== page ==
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The melody Theorem
BotB Academy Bulletins
 
 
93017
Level 16 Pixelist
post #93017 :: 2017.12.11 10:49am
  
  themnotyou, raphaelgoulart and Sinc-X liēkd this
I just thought of a music theorem yet to be rigorously proven.

"For each melodic phrase or section in a given piece of music, another melodic line can be found, that would sound at least as good or better than the original, while baring a ressemblance in scale, rythm, and overall feeling, but without changing the instrumentation beneath in any way. Better is to be understood as better to the ears of a music expert and an average person all the same."


Is this true?


This theorem implies you could rewrite existing pieces of music, including hits and milestones in the history of music, improving them substantially.

I thought about this theorem while listenning to great music melodies that we all love, and wondering how it could possibly get any better..

I'm conscious that a melody is only so good when taking into account the rest of a piece of music, because of how it can get developped or subject to variations! But this theorem might still apply to a big amount of modern or repetitive music, or apply to the main themes themselves!


What do you all think? Entering the music philosophy field here!
 
 
93018
Level 27 Chipist
post #93018 :: 2017.12.11 10:58am
  
  Savestate, raphaelgoulart, goluigi, Apsarah, MiDoRi and Galak Sea liēkd this
i think it's impossible to truly define "better" in such a subjective field. any melody can be good in its own right, but whether one is "better" than the other would completely vary from person to person, so there isn't really an "average person" standpoint. i think there's always room for improvement within yourself, but i don't think this applies at all consistently from an outside perspective
 
 
93033
Level 26 Chipist
post #93033 :: 2017.12.11 12:46pm
  
  Flaminglog, raphaelgoulart, Jimmyoshi, goluigi and Sinc-X liēkd this
You can't keep on 'improving' a melody forever since there are only finite notes you can change while still keeping the same rhythm. You'd probably just eventually end up oscillating between two melodies because one is better to some people and the other is better to other people. So therefore, there is always an 'ideal' melody that will be the best possible one to 50% of the audience. And then you also have to worry about defining 'better' as Sinc-X said. More emotional? Happier? Is a piece of music that entertains you, better than a piece of music that makes you think? Different melodies are good for different purposes.
 
 
93036
Level 18 Chipist
post #93036 :: 2017.12.11 2:00pm
  
  Sinc-X liēkd this
Making an endless cycle of variations is certainly possible, yet after 'n' variations of something, be it an "improvement" or a "deterioration" (what Sinc-x mentioned), it is impossible for them to always be distinctively better or worse or even be very much different than other variations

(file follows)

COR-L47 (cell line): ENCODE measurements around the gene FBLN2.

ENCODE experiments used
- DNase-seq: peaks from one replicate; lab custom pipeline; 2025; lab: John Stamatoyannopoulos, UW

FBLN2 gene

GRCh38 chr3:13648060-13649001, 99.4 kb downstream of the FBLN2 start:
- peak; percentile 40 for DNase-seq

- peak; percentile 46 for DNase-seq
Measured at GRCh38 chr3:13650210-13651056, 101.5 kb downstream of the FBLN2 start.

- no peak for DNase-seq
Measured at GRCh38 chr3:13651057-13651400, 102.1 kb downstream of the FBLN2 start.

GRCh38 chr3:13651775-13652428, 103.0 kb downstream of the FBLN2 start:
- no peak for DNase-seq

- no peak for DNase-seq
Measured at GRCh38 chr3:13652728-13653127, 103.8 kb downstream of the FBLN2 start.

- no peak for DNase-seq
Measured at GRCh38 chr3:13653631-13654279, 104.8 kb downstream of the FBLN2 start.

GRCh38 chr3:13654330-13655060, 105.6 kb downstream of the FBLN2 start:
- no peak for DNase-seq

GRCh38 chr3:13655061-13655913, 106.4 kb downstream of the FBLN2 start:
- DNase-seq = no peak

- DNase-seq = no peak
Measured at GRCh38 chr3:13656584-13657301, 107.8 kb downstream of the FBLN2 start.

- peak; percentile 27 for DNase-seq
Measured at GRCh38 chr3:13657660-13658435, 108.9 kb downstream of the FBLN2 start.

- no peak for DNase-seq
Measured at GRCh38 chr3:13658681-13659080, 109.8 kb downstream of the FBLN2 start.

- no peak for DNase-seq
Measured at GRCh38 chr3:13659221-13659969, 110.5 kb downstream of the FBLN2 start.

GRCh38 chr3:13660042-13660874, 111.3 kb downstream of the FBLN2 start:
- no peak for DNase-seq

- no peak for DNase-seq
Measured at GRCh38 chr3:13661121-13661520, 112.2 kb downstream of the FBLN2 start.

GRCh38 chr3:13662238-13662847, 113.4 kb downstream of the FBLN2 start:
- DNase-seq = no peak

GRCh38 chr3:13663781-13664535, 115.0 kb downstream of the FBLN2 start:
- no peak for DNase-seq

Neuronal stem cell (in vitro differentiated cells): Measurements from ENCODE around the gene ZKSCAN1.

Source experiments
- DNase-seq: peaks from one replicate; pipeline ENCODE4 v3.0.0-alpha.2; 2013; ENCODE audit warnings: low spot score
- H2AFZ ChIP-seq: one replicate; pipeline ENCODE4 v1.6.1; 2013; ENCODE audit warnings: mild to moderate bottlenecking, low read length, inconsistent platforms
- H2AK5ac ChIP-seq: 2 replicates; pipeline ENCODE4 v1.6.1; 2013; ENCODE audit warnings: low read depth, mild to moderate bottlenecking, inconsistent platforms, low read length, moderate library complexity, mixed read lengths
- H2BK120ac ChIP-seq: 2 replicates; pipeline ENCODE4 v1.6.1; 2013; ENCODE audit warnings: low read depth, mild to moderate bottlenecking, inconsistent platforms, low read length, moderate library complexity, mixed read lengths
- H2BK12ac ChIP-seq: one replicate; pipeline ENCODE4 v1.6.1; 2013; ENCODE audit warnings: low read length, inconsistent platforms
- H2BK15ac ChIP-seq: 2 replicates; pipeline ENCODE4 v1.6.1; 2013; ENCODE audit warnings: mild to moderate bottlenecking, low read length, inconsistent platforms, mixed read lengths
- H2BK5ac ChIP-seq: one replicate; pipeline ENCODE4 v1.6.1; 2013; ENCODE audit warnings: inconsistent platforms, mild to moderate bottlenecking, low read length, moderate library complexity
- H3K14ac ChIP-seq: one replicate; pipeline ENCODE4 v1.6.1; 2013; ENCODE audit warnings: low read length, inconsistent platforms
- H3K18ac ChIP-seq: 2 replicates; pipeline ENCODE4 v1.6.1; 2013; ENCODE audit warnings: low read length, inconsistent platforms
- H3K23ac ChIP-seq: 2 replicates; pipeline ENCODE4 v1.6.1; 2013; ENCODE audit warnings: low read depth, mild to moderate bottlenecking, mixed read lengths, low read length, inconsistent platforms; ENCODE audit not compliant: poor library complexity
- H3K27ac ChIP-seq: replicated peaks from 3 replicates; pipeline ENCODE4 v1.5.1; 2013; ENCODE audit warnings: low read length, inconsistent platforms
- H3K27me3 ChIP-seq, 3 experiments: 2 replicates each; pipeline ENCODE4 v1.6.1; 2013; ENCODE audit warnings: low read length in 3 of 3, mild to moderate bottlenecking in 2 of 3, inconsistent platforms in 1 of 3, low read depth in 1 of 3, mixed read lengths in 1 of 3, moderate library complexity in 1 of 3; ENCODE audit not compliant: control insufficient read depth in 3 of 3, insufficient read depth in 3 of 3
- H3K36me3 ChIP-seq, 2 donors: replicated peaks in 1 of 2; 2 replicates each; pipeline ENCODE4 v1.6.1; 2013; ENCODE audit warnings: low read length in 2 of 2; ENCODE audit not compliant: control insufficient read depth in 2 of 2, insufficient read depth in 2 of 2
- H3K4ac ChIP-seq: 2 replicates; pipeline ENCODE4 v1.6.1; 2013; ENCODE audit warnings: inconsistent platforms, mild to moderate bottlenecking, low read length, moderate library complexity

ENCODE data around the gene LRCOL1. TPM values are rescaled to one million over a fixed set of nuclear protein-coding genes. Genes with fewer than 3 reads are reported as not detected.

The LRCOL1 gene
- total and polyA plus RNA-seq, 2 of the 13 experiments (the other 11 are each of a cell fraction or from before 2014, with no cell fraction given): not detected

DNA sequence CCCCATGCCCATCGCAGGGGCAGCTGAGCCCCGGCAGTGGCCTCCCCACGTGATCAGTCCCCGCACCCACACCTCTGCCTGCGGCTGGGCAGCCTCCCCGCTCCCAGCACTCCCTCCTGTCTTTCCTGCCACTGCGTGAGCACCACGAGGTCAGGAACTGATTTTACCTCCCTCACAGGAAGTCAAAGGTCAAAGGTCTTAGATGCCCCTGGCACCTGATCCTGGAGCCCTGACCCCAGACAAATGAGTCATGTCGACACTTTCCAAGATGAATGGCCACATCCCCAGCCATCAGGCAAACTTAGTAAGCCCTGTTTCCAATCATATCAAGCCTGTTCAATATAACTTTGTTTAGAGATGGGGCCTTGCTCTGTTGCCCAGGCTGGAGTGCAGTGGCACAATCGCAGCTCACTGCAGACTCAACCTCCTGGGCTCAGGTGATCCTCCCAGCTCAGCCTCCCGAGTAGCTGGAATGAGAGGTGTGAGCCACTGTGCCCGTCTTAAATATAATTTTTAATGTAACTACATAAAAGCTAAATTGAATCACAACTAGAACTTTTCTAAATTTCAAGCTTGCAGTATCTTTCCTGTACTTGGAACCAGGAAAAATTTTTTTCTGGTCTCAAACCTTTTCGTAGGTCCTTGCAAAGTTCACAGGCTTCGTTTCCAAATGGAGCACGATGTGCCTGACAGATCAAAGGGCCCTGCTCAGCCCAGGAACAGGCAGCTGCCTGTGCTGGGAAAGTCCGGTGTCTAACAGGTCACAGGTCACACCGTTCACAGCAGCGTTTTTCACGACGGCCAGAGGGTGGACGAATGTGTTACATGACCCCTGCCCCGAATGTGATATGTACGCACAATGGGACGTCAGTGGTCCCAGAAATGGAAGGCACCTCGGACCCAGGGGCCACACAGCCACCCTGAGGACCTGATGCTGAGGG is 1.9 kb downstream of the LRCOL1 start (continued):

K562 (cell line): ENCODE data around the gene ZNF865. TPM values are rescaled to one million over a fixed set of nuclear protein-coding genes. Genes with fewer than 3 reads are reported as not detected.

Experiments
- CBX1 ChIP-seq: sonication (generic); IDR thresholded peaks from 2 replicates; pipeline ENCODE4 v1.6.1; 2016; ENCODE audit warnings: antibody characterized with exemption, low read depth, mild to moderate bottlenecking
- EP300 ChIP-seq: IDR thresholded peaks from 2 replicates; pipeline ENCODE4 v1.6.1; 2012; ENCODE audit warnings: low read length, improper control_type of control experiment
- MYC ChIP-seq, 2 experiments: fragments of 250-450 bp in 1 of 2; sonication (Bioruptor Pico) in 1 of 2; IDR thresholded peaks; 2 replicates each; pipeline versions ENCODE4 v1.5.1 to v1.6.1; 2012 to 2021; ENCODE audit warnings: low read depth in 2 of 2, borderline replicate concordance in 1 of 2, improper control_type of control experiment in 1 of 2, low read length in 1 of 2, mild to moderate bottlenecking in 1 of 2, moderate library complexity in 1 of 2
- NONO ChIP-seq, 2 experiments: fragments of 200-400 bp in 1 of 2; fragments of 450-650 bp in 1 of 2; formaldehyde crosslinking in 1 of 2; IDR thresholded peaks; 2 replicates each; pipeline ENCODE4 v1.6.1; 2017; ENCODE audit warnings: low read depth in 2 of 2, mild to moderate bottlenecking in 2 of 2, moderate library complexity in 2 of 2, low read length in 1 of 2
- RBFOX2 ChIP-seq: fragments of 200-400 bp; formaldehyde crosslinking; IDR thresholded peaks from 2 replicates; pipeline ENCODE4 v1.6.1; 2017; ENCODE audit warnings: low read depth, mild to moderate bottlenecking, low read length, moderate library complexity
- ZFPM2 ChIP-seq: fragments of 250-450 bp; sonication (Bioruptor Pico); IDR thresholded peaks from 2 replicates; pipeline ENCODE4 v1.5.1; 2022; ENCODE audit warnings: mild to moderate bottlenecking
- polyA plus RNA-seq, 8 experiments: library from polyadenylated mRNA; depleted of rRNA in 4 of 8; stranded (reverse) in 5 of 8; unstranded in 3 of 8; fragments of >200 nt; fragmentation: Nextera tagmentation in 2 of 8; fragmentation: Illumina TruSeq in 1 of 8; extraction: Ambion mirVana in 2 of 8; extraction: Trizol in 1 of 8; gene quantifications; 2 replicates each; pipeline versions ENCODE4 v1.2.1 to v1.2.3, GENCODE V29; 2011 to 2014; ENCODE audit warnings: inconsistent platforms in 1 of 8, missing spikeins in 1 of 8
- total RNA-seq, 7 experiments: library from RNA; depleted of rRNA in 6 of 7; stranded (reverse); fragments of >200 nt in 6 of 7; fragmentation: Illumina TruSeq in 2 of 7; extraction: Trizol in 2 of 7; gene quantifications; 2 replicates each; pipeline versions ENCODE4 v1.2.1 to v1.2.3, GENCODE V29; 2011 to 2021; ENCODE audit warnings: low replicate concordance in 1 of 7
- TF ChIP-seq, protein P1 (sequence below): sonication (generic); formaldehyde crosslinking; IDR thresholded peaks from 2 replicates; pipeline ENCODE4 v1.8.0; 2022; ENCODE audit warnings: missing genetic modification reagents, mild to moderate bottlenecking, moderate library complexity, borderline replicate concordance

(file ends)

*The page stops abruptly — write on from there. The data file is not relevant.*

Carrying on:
93047
Level 26 Chipist
post #93047 :: 2017.12.11 6:58pm
  
  Dimeback, Flaminglog, themnotyou, MiDoRi, Sinc-X, Galak Sea and FamicomForever liēkd this
a lot of music is just "one sequence of notes on top of a framework that doesnt care *too* much abt what is up there" so itd hold true there, but less as u get higher in quality. theres plenty of "great songs"/music in general where the intervals used in the melody (both horizontally [note-to-note intervals] and vertically [inside currently-playing harmony] r inextricable and u wldnt get the same inner relations if u changed any of it, since its already pretty optimised

nonetheless i do agree w this thread, its something a lot of high-quality music consciously takes into mind and i think abt it a lot myself, its basically "the craft of note compostion" more abstractly, couple things to keep in mind when ur thinking abt "what note to use":

UR-RULE) there r basically two kinds of intervals u shld consider when writing. these r namely harmonic (vertical) intervals and melodic (horizontal) intervals. i will go into detail on both:

1) due to acoustics, here r some good ground rules for Harmonic intervals above the root, or tonic (treat this like piece values in chess, so not Authoritative, but a good rule of thumb), from strongest to weakest:

• unison/octave
• fifth
• either third (so long as u use one at a time)
• either seventh (so long as u use one at a time)
• major ninth/second
• either fourth/eleventh (so long as u use one at a time)
• either sixth/thirteenth (so long as u use one at a time)
• minor second
• all other intervals

ok, so with harmonic intervals theres two main things to worry abt:

a) position above the root at any given moment (i.e. if ur in G minor and u play a D over a Bb chord, its position over the root (Bb) is a third)

b) position above the tonic at any given moment (i.e. if ur in G minor and u play a D over a Bb chord, its position over the tonic (G) is a fifth)

i.e. here is a good example of a song that uses both of these to good effect. undertale - spear of justice (dont get mad at me fags)
. in the opening here u can see theres a great variety of two things:

> the same notes in b) have a large variety in a) (i.e. the note G is repeated, but its an octave/unison above a G bass, a fifth above a C bass. the D is is a fifth above a G bass, a seventh above a Eb bass, a ninth above a C bass etc. u can go wild with this, )
>> the same notes in a) have a large variety in b) (i.e. the note G is played over G, the note D is played over G, the note F is played over G, the note C is played over G, etc.)

there is also nice sliding *between* these two styles, when one style gets too saturated. when there r too many notes over a single bass (as in >>), it switches over to having single notes over many basses (as in >), often using pivots. (i.e. when a lot of notes r played over a single bass, it plays those same notes again over a different bass when the bar resets. when "playing them all again" gets boring, it will play certain notes over different basses, using "D over G" as in >>, to become "D over Eb" as in >)